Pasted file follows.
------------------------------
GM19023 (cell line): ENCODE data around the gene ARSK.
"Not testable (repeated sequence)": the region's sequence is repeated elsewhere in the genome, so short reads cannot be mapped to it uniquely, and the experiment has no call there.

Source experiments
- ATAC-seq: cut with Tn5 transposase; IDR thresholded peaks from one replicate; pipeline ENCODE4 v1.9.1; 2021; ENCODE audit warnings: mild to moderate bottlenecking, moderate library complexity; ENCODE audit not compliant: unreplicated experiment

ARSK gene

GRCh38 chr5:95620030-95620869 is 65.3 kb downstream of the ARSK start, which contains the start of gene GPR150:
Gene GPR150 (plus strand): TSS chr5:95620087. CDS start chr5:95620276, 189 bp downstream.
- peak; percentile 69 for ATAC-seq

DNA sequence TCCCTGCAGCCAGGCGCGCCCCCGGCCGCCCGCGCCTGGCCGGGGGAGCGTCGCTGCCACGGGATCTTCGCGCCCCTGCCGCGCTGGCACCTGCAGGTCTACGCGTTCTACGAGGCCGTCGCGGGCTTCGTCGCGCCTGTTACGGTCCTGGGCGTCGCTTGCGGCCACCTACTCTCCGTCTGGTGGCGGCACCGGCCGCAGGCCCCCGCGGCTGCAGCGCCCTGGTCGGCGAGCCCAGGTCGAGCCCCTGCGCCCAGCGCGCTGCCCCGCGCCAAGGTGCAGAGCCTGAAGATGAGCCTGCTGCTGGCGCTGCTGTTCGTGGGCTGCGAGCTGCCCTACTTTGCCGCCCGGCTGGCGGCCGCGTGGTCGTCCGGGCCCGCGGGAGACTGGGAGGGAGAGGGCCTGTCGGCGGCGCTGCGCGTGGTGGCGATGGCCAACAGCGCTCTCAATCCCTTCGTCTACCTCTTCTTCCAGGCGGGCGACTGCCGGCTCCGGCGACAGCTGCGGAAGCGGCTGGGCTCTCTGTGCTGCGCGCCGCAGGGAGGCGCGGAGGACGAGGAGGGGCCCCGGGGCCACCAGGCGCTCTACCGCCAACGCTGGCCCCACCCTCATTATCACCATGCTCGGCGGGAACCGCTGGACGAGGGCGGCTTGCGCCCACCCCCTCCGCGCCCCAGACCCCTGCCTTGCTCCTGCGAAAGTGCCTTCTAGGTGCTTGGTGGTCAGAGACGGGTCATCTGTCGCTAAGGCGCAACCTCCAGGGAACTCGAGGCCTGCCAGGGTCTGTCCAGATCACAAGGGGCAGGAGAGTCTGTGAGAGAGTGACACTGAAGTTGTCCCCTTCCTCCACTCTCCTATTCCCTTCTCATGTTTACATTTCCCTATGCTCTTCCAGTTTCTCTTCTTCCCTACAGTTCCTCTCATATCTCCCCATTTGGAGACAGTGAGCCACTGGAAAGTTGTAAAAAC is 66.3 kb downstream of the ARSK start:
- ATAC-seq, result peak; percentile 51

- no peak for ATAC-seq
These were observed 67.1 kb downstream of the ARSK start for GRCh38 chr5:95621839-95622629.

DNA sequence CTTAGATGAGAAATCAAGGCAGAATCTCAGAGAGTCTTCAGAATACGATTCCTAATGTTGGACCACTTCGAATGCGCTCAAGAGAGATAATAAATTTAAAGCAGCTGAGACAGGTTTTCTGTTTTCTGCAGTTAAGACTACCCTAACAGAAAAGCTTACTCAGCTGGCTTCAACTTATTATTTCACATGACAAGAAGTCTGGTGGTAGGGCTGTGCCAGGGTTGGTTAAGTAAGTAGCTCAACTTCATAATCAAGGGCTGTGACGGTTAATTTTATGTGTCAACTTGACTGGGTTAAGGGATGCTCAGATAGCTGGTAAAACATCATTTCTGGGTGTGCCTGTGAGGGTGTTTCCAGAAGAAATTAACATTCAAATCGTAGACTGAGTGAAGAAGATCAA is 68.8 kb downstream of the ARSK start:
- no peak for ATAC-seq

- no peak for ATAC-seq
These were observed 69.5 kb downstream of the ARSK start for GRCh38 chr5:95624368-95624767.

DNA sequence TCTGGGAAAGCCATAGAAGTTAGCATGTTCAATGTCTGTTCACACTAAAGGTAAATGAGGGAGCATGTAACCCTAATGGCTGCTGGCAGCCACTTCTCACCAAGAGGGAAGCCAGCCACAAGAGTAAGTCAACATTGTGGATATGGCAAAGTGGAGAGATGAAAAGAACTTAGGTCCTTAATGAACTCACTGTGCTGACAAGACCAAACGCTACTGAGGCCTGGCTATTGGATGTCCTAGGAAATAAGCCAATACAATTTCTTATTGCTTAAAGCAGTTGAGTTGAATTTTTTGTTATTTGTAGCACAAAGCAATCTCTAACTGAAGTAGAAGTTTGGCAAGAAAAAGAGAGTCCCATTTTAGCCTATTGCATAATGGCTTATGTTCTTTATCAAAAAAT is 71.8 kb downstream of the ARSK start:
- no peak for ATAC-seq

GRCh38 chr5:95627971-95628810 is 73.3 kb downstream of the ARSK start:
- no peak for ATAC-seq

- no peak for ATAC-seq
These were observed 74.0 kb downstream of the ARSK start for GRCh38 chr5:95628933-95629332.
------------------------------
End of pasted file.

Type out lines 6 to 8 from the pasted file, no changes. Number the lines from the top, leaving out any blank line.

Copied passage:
GRCh38 chr5:95620030-95620869 is 65.3 kb downstream of the ARSK start, which contains the start of gene GPR150:
Gene GPR150 (plus strand): TSS chr5:95620087. CDS start chr5:95620276, 189 bp downstream.
- peak; percentile 69 for ATAC-seq